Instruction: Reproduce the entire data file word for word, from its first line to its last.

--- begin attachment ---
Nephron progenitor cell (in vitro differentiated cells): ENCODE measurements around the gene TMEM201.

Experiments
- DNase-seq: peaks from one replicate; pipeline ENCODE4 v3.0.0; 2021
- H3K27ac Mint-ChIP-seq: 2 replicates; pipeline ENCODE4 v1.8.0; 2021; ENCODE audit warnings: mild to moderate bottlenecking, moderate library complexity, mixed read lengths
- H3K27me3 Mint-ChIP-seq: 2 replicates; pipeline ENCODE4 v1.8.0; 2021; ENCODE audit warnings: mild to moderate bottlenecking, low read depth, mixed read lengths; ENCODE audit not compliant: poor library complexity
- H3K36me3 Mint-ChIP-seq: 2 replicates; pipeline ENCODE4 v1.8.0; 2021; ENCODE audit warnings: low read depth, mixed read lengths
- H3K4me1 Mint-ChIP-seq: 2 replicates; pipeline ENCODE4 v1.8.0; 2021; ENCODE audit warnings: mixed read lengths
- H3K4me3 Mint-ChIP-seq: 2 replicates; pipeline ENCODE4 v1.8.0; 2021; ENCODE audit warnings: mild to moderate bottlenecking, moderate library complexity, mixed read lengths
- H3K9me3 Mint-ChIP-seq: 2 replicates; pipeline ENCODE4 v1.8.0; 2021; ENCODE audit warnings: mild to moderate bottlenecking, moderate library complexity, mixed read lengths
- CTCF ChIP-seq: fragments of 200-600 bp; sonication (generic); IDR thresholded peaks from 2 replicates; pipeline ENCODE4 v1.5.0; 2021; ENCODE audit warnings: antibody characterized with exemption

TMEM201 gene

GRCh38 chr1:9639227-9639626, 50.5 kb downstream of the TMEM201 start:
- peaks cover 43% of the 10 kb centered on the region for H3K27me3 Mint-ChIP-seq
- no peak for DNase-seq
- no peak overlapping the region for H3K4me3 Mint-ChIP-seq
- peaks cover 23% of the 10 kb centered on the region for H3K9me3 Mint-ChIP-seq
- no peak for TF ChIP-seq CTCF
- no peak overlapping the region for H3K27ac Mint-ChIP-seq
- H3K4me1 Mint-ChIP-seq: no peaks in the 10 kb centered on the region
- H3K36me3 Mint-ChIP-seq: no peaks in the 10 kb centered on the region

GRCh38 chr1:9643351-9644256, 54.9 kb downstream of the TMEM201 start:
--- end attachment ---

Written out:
Nephron progenitor cell (in vitro differentiated cells): ENCODE measurements around the gene TMEM201.

Experiments
- DNase-seq: peaks from one replicate; pipeline ENCODE4 v3.0.0; 2021
- H3K27ac Mint-ChIP-seq: 2 replicates; pipeline ENCODE4 v1.8.0; 2021; ENCODE audit warnings: mild to moderate bottlenecking, moderate library complexity, mixed read lengths
- H3K27me3 Mint-ChIP-seq: 2 replicates; pipeline ENCODE4 v1.8.0; 2021; ENCODE audit warnings: mild to moderate bottlenecking, low read depth, mixed read lengths; ENCODE audit not compliant: poor library complexity
- H3K36me3 Mint-ChIP-seq: 2 replicates; pipeline ENCODE4 v1.8.0; 2021; ENCODE audit warnings: low read depth, mixed read lengths
- H3K4me1 Mint-ChIP-seq: 2 replicates; pipeline ENCODE4 v1.8.0; 2021; ENCODE audit warnings: mixed read lengths
- H3K4me3 Mint-ChIP-seq: 2 replicates; pipeline ENCODE4 v1.8.0; 2021; ENCODE audit warnings: mild to moderate bottlenecking, moderate library complexity, mixed read lengths
- H3K9me3 Mint-ChIP-seq: 2 replicates; pipeline ENCODE4 v1.8.0; 2021; ENCODE audit warnings: mild to moderate bottlenecking, moderate library complexity, mixed read lengths
- CTCF ChIP-seq: fragments of 200-600 bp; sonication (generic); IDR thresholded peaks from 2 replicates; pipeline ENCODE4 v1.5.0; 2021; ENCODE audit warnings: antibody characterized with exemption

TMEM201 gene

GRCh38 chr1:9639227-9639626, 50.5 kb downstream of the TMEM201 start:
- peaks cover 43% of the 10 kb centered on the region for H3K27me3 Mint-ChIP-seq
- no peak for DNase-seq
- no peak overlapping the region for H3K4me3 Mint-ChIP-seq
- peaks cover 23% of the 10 kb centered on the region for H3K9me3 Mint-ChIP-seq
- no peak for TF ChIP-seq CTCF
- no peak overlapping the region for H3K27ac Mint-ChIP-seq
- H3K4me1 Mint-ChIP-seq: no peaks in the 10 kb centered on the region
- H3K36me3 Mint-ChIP-seq: no peaks in the 10 kb centered on the region

GRCh38 chr1:9643351-9644256, 54.9 kb downstream of the TMEM201 start: